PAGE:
A Revolution in Fitness, Yoga and Pilates Revisited Part III: An Interview with Dr. Mark McMahon, DPT, OMT

In the previous installment of this series, we learned that Al can be taught and his mind can be changed. We also learned that I may have been cross pollinating with yoga and Pilates with some of the things that I’ve been using.


This week we talk to Dr. Mark McMahon, DPT, OMT who works with Curtis Cramblett at Revolutions in Fitness in the San Francisco Bay Area. McMahon was great enough to also answer the questions posed to Cramblett, and gave terrific answers you need to read.


So, without further ramblings from your newly humbled host, here you go: A Revolution in Fitness, Yoga and Pilates Revisited Part III: An Interview with Dr. Mark McMahon, DPT, OMT, enjoy!


Given that most endurance athletes sit for 8-10 hours a day prior to running/riding/swimming, what are the potential spinal column structural implications that could be presented in that?

Yoga philosophy uses the model of three Gunas (translated from Sanskrit usually as “threads”), which are elemental shaping forces: Rajas (the energy of activation, movement, heat, speed), Tamas (the energy of inertia, rest, groundedness, slowness), and Sattva (the energy of enlightenment, clarity, balance, wholeness). Too much Rajas or Tamas in your life can lead to serious imbalances and disturbances of body & mind, and can block access to Sattva.


Sitting 8-10 hours/day is a huge tamasic overload (think=rusting cars in the scrapyard rain, they ain’t goin’ anywhere). But consider the additional imbalance of having, usually, a very Rajasic brain, fueled by caffeine, stress, music, work, Facebook – ? Maintaining extreme states over long periods is rarely helpful, and this double/opposite extreme situation can firmly block later access to the body/mind connection necessary for safe, happy, Sattvic workout or athletic performance. Healing means balancing the whole person. Endurance athletics can help achieve balance by easing the negative effects of our tamasic lifestyles; yoga practice can help from the other end, calming the rajasic mind and allowing focused, nonjudgmental attention.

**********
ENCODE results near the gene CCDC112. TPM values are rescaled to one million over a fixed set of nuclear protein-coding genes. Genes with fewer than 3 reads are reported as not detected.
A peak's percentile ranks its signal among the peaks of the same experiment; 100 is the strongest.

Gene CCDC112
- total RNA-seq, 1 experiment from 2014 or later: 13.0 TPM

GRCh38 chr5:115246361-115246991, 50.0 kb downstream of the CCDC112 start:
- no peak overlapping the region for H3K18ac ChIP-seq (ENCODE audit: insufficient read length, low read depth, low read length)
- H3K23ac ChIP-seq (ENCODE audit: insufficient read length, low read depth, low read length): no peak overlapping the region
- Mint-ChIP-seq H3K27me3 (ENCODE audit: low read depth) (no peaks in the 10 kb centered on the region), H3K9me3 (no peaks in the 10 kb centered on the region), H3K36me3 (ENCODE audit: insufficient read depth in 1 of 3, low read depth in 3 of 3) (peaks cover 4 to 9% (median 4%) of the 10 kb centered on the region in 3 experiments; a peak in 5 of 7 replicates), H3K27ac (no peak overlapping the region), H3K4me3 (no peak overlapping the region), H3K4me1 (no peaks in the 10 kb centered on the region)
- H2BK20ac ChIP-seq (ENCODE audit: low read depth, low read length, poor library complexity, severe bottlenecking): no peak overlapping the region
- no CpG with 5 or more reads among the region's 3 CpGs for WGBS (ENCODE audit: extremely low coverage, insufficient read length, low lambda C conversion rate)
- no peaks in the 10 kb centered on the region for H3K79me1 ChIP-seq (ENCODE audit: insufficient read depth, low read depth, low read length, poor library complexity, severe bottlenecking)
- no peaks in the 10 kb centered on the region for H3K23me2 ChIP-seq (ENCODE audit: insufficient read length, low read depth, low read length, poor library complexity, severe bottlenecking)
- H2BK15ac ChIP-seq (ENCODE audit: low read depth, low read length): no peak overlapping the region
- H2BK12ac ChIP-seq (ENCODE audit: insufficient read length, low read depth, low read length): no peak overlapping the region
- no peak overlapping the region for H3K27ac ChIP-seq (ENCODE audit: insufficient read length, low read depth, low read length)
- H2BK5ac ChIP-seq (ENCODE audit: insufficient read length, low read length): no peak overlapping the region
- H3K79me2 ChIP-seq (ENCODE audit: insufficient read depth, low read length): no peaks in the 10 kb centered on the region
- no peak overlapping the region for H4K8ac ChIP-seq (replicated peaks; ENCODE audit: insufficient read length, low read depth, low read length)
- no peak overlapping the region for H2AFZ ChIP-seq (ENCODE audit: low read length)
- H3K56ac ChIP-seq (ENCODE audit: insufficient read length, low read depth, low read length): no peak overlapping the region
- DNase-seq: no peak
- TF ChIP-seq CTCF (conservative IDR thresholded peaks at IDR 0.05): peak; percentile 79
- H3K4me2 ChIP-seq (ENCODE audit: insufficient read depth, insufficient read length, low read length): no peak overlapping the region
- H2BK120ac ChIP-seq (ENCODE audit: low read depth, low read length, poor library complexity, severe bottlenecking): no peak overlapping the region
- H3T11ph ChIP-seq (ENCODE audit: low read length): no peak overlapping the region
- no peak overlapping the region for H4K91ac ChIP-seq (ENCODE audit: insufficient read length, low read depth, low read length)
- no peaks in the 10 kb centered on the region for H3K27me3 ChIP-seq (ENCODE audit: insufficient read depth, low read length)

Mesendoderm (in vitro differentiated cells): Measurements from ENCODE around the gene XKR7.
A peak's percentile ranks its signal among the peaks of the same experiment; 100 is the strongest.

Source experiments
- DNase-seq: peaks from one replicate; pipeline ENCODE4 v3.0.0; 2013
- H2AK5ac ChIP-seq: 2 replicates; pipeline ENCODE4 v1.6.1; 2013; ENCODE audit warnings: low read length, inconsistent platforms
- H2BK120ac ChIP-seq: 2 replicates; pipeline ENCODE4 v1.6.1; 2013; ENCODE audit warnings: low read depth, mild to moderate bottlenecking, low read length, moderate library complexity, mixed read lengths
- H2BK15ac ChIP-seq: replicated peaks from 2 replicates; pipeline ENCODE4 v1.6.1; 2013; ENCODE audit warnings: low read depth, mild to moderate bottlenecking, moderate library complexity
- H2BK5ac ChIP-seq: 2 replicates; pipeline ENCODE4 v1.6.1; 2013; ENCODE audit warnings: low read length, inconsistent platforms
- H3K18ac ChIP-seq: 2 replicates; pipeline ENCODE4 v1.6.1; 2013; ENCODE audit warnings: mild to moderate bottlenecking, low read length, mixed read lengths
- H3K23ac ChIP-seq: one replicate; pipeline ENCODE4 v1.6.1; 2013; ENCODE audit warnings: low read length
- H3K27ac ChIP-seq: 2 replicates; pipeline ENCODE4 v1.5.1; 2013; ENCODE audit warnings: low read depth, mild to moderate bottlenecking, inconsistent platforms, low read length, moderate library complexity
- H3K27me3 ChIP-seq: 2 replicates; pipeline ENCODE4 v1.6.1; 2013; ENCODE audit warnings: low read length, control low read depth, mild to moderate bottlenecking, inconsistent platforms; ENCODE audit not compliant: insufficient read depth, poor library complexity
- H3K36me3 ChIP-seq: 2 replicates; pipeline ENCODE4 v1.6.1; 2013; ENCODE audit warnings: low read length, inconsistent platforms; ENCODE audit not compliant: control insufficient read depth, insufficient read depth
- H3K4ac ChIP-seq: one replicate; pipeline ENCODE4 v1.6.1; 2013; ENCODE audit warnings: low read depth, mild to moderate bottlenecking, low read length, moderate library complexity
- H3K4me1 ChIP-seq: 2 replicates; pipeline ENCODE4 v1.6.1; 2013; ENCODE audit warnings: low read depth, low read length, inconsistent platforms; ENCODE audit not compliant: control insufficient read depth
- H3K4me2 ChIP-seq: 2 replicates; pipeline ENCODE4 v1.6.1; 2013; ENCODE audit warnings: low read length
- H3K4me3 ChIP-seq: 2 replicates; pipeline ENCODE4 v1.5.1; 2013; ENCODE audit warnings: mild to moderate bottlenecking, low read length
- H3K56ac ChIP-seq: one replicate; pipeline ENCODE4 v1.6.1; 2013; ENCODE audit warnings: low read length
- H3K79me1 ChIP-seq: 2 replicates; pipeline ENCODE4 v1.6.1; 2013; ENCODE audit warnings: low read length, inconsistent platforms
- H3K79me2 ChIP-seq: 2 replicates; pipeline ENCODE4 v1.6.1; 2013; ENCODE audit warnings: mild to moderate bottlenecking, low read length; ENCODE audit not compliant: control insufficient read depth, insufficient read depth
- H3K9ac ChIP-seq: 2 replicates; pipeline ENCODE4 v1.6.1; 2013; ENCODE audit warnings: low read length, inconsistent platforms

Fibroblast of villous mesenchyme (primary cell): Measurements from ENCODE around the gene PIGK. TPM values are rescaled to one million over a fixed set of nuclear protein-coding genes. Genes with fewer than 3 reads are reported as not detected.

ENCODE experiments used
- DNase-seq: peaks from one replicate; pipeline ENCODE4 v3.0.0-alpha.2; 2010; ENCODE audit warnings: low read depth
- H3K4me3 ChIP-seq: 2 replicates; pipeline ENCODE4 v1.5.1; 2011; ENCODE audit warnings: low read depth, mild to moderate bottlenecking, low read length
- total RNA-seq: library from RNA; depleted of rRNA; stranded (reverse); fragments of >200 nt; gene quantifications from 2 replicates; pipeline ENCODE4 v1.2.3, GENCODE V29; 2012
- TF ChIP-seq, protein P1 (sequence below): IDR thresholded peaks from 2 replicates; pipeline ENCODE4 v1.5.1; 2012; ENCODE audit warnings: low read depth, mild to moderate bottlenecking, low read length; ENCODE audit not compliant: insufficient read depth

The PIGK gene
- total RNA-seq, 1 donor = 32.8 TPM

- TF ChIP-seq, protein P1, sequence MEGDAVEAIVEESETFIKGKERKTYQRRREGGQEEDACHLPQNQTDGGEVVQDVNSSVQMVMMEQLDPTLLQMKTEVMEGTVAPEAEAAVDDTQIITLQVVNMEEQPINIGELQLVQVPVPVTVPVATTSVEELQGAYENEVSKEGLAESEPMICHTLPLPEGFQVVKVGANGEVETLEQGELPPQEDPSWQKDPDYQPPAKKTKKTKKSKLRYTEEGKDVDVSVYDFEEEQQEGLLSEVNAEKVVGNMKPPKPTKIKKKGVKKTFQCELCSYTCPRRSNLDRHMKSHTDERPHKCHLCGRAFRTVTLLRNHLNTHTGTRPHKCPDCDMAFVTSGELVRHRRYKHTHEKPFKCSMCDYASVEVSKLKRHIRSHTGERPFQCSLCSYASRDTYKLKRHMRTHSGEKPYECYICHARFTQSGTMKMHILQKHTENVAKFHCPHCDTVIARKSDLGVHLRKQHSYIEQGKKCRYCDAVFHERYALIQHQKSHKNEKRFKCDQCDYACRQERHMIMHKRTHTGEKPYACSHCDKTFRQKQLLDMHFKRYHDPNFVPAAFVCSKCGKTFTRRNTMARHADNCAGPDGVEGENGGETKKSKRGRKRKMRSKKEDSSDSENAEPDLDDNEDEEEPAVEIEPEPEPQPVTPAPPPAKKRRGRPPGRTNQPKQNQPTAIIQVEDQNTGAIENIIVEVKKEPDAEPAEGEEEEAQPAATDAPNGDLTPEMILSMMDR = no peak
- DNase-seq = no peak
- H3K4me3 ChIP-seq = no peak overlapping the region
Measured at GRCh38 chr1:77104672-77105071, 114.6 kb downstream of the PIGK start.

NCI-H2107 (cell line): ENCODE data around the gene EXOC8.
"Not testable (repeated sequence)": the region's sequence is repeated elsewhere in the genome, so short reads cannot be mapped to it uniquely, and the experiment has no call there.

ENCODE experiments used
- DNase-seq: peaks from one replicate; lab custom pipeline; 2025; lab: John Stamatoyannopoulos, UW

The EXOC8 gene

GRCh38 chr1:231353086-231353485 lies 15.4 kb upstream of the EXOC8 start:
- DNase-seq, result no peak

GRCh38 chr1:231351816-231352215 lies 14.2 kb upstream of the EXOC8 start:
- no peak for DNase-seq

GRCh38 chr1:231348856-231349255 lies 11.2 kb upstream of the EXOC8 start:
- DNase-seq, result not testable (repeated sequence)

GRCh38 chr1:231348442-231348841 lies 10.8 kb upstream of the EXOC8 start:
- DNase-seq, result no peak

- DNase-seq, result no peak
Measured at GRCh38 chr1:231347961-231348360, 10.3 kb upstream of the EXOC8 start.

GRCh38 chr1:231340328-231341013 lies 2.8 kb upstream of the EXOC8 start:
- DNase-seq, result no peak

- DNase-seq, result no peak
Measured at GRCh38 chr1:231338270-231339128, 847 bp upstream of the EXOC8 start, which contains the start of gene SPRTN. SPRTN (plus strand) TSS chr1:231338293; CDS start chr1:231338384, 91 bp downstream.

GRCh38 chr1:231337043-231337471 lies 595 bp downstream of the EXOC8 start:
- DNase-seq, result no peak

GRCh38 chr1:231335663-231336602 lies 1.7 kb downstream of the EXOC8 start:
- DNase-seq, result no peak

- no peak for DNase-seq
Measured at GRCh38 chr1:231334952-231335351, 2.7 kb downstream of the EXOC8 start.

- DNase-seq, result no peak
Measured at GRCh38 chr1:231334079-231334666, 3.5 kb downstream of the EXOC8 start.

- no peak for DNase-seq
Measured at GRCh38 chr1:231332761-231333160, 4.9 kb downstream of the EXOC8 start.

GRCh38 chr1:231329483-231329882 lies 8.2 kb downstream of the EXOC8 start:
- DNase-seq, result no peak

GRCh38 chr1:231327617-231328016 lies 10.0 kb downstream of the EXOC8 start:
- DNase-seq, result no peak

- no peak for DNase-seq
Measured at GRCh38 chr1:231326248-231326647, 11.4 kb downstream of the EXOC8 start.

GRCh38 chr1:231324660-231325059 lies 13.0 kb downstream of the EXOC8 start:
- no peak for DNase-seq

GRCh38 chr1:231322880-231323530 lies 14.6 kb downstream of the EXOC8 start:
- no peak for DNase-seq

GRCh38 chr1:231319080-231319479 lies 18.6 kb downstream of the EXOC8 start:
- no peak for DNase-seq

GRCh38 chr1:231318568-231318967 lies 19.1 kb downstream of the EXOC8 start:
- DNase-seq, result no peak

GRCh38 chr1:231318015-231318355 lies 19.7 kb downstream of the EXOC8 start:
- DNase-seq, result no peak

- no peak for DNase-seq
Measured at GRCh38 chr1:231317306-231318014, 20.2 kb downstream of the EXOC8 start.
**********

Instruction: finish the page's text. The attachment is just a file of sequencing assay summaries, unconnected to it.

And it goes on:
How do endurance activities negatively affect the body? Shoulders? Thoracic spine? Hip mobility? Even though there is constant movement with endurance activities, the movements are generally repetitive within certain fixed parameters – very little activity “outside the box” (the running stride, the bike cockpit, the swimming space.) Hips and shoulders, especially, possess huge 3-D, circular ranges of movement that will be lost over time if not used. If we lose mobility in certain directions, we also lose kinesthetic/proprioceptive feedback and core/proximal stability for that body part in that direction.


How can yoga and Pilates affect this both positively and negatively?

Both practices include systematic ways of using the body’s full range of motion, movement outside the “box.” This has a huge potential benefit for the health of the tissues: for joints, muscles, and ligaments, of course, but also for the visceral organs, and perhaps most importantly, for the mobility of the nervous system. PROPERLY INSTRUCTED, these practices emphasize the necessary proximal stability to ensure safe exploration of range of motion. If attention is not paid to proximal stability, then activities and poses can lead to overstretching, tissue damage, decreased proprioception and a net LOSS of usable mobility.


What elements of the two disciplines do you incorporate into your treatment plans?

1) It is often said that what makes yoga asana (physical poses) different from just stretching is the attention to the breath. Breathing touches every part of the body. Drawing attention to client’s breathing habits and intentions while moving is a big part of helping them restore natural ease. Also, breathing itself is an important Functional Movement Pattern that our client performs during manual therapy treatment, to assist with joint and soft tissue releases especially for the ribs, shoulder girdle, pelvis and spine.